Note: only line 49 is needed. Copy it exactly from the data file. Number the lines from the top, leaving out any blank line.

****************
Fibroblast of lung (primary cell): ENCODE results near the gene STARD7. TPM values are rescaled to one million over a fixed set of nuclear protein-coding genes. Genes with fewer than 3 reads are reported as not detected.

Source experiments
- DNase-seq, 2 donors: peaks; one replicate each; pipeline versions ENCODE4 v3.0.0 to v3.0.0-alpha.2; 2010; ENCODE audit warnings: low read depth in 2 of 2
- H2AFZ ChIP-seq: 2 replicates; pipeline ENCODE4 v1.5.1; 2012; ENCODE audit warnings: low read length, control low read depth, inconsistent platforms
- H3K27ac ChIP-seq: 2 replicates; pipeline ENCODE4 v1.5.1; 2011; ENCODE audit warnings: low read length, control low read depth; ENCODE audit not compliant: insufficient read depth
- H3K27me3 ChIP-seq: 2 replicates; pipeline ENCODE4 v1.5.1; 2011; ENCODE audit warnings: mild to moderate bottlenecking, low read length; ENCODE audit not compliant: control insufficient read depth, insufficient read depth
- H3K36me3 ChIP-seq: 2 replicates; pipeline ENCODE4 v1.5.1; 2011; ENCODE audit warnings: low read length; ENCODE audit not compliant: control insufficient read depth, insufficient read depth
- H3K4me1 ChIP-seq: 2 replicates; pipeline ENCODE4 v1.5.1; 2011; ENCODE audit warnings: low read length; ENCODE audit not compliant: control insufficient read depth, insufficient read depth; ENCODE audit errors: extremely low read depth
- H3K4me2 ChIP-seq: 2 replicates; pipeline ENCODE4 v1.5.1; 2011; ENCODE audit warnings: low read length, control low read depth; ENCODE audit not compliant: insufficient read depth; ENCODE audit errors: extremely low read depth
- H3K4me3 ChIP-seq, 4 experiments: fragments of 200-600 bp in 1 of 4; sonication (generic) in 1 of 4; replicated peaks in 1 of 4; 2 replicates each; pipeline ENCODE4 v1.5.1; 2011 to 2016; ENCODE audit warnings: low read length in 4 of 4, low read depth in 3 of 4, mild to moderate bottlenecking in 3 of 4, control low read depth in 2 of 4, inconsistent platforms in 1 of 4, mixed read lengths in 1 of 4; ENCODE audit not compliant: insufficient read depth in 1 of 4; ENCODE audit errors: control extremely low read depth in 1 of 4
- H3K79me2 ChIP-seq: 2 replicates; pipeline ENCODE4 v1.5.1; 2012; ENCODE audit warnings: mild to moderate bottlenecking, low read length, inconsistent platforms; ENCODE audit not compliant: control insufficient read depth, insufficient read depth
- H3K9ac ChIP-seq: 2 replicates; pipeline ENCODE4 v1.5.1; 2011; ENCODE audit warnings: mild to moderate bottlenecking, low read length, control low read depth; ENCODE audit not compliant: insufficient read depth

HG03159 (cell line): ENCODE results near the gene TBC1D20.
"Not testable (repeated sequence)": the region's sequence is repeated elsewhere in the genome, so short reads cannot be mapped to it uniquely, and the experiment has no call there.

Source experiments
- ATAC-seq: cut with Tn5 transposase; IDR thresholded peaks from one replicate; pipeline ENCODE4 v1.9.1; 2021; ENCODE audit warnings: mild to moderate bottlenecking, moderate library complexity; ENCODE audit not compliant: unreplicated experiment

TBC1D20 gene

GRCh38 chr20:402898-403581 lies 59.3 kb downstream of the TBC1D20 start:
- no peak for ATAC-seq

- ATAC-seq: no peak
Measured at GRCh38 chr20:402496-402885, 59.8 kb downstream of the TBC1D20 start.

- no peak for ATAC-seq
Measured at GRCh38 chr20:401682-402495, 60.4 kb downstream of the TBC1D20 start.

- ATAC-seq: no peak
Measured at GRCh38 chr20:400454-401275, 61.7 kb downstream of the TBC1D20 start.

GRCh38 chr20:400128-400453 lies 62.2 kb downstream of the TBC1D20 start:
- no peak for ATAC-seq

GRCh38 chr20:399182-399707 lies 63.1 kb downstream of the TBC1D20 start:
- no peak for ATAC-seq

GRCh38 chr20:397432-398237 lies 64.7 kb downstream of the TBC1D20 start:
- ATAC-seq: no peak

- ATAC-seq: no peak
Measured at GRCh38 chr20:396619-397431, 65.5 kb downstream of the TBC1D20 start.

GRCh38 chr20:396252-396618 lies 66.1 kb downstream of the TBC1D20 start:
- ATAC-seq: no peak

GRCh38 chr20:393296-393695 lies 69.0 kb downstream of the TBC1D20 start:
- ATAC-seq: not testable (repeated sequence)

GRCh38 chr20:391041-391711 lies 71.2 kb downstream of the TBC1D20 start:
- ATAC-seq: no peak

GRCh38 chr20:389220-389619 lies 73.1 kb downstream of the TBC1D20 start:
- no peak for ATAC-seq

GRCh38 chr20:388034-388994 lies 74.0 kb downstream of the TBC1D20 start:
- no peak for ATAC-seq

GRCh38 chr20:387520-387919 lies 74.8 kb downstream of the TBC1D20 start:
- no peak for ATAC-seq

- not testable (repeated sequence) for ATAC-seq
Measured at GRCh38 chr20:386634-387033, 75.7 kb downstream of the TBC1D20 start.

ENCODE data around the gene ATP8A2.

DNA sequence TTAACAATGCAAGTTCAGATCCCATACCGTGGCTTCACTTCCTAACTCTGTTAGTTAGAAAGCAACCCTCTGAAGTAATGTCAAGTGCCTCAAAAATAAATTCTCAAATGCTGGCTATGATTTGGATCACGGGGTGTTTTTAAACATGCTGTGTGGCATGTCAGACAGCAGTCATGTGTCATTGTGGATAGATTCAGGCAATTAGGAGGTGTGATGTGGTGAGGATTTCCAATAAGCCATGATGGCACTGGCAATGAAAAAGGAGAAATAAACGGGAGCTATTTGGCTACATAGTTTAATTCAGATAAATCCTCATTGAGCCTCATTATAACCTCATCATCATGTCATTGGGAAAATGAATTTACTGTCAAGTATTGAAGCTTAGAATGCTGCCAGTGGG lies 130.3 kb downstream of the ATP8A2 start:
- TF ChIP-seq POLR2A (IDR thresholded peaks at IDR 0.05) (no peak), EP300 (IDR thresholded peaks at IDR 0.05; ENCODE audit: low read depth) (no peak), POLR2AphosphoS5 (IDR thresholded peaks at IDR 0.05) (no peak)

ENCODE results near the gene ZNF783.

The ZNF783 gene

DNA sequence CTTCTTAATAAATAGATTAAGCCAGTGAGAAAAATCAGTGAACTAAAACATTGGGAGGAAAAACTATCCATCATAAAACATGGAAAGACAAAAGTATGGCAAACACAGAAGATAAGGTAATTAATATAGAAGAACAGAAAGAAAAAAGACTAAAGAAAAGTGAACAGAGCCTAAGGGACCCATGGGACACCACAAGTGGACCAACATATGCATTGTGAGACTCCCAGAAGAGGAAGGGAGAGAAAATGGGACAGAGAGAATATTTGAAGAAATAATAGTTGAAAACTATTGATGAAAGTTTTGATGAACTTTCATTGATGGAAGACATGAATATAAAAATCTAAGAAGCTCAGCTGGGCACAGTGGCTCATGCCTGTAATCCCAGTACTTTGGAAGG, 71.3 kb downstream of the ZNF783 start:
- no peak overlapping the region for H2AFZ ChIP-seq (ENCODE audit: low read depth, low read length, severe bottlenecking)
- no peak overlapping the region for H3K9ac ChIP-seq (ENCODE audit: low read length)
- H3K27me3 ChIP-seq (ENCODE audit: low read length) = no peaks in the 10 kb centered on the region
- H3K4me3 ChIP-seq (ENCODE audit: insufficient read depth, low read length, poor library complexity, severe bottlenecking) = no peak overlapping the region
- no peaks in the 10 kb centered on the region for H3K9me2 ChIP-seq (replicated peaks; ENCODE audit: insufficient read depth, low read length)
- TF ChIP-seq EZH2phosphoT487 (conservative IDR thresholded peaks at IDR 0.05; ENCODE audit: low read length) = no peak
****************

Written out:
DNA sequence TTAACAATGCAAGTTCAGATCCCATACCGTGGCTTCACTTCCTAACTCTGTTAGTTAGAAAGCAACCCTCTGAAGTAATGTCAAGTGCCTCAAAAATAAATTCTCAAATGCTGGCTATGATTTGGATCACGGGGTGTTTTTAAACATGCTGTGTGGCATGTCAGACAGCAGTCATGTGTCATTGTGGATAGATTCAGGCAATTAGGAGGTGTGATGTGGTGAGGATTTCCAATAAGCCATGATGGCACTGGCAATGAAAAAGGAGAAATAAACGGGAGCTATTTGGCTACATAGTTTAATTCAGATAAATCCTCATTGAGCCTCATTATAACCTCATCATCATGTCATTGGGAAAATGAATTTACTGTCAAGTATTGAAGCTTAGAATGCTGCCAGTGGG lies 130.3 kb downstream of the ATP8A2 start: